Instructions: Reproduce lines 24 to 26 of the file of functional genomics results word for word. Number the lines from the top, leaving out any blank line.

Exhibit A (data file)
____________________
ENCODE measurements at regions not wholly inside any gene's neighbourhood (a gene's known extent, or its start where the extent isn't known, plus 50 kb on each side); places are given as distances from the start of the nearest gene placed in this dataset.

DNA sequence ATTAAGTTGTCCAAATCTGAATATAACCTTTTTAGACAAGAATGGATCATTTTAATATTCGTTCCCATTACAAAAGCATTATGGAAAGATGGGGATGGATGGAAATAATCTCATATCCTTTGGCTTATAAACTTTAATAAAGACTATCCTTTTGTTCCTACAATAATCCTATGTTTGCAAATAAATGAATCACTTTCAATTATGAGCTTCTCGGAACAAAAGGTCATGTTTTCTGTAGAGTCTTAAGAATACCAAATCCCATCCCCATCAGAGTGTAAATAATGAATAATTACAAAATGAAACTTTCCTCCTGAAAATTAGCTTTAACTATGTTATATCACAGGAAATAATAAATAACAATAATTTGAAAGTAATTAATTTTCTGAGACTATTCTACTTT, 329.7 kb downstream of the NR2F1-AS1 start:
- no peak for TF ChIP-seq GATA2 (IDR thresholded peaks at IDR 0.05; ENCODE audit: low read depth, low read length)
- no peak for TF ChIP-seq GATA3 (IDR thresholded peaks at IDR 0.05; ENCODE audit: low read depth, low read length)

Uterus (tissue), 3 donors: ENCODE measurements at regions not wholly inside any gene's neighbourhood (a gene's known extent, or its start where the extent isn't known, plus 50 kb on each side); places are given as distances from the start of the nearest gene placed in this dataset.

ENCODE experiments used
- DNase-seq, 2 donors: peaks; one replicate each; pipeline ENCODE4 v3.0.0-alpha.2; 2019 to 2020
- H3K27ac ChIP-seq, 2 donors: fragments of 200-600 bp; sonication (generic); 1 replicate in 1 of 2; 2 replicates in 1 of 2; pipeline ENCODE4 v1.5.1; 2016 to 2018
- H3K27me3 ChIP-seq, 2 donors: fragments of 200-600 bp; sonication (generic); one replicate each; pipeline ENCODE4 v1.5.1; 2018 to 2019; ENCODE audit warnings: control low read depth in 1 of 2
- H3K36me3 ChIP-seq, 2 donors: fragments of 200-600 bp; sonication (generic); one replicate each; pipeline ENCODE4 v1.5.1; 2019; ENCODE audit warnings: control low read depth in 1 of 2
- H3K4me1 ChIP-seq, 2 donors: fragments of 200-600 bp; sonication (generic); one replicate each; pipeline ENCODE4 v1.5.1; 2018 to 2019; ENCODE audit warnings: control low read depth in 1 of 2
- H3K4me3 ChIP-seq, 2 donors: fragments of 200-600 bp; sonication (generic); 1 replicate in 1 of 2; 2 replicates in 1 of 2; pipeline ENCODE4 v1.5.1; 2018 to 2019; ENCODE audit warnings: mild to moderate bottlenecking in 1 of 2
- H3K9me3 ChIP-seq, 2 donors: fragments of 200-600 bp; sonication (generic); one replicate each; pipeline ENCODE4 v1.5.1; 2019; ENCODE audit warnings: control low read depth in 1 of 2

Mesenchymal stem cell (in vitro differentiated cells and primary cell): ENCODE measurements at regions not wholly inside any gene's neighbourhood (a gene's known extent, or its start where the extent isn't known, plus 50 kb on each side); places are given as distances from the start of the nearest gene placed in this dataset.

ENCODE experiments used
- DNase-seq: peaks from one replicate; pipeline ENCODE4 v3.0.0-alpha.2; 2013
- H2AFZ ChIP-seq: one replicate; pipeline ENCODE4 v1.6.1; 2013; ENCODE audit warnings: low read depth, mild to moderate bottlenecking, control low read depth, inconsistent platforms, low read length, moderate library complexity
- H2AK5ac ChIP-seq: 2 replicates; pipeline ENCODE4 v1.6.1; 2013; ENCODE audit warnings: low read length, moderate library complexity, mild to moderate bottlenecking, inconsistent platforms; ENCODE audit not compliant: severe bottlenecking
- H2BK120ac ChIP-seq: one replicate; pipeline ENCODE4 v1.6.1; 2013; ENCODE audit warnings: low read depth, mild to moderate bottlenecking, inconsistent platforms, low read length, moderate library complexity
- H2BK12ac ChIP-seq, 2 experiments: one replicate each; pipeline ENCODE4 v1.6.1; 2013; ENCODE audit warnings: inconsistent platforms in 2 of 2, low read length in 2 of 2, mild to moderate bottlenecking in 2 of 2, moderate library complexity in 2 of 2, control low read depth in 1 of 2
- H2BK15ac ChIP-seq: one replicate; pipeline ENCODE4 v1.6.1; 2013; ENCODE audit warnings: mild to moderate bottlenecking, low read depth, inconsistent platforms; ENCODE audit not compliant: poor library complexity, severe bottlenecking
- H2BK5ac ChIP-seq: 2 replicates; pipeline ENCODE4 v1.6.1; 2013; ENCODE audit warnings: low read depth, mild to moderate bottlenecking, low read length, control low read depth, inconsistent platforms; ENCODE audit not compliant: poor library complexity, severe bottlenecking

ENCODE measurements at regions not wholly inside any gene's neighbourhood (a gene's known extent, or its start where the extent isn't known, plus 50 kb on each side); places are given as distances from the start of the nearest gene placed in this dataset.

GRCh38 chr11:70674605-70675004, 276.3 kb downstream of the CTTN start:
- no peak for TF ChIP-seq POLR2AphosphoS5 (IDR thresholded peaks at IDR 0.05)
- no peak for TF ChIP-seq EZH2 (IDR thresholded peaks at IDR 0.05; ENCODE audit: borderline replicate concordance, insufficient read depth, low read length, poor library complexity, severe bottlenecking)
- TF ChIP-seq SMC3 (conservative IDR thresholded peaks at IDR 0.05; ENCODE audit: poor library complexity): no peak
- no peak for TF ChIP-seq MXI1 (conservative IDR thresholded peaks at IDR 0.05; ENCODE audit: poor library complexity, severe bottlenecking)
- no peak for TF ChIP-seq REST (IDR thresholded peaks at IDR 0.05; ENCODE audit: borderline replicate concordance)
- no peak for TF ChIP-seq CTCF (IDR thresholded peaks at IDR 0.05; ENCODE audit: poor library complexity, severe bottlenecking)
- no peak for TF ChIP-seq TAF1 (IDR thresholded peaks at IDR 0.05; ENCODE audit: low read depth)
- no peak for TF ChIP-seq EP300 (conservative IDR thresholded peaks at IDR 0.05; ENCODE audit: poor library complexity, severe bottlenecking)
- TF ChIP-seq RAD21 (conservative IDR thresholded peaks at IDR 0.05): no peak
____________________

GRCh38 chr11:70674605-70675004, 276.3 kb downstream of the CTTN start:
- no peak for TF ChIP-seq POLR2AphosphoS5 (IDR thresholded peaks at IDR 0.05)
- no peak for TF ChIP-seq EZH2 (IDR thresholded peaks at IDR 0.05; ENCODE audit: borderline replicate concordance, insufficient read depth, low read length, poor library complexity, severe bottlenecking)